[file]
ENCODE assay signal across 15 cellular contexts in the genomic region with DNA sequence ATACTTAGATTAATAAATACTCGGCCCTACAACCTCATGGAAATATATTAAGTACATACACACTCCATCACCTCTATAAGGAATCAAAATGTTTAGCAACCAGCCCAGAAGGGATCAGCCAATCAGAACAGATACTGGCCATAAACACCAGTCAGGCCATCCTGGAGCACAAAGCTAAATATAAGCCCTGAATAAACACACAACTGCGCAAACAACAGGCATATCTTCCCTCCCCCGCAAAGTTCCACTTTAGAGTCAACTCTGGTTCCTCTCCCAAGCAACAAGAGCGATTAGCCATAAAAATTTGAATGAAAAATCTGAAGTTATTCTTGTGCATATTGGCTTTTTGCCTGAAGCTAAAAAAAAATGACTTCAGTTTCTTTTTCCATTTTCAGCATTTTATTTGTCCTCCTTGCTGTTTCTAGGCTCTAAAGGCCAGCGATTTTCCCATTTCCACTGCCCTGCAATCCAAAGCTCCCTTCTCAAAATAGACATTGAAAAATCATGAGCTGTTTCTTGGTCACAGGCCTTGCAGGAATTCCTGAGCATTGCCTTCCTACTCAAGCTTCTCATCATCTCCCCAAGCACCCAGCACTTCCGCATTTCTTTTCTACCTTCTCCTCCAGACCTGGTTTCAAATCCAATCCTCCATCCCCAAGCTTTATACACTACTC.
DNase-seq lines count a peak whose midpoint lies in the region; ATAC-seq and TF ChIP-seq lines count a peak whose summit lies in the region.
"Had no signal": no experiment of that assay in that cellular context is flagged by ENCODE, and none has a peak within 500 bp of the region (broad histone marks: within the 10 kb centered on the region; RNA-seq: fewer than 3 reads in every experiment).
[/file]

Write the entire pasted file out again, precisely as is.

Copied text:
ENCODE assay signal across 15 cellular contexts in the genomic region with DNA sequence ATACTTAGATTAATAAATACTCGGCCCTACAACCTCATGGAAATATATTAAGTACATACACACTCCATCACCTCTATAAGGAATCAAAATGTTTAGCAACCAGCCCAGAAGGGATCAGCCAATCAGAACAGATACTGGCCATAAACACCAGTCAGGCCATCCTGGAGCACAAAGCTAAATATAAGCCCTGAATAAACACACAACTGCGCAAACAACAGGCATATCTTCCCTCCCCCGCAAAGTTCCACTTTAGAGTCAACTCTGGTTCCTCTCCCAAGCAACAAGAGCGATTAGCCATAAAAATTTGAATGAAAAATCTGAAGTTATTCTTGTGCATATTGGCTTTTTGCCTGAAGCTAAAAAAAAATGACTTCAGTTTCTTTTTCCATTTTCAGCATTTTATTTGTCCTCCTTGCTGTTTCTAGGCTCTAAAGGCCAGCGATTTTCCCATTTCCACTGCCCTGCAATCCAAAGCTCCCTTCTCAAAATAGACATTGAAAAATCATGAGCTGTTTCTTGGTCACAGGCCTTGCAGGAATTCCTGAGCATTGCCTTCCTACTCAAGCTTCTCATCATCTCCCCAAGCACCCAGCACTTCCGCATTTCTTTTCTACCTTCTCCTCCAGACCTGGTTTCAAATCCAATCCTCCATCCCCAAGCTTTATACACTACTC.
DNase-seq lines count a peak whose midpoint lies in the region; ATAC-seq and TF ChIP-seq lines count a peak whose summit lies in the region.
"Had no signal": no experiment of that assay in that cellular context is flagged by ENCODE, and none has a peak within 500 bp of the region (broad histone marks: within the 10 kb centered on the region; RNA-seq: fewer than 3 reads in every experiment).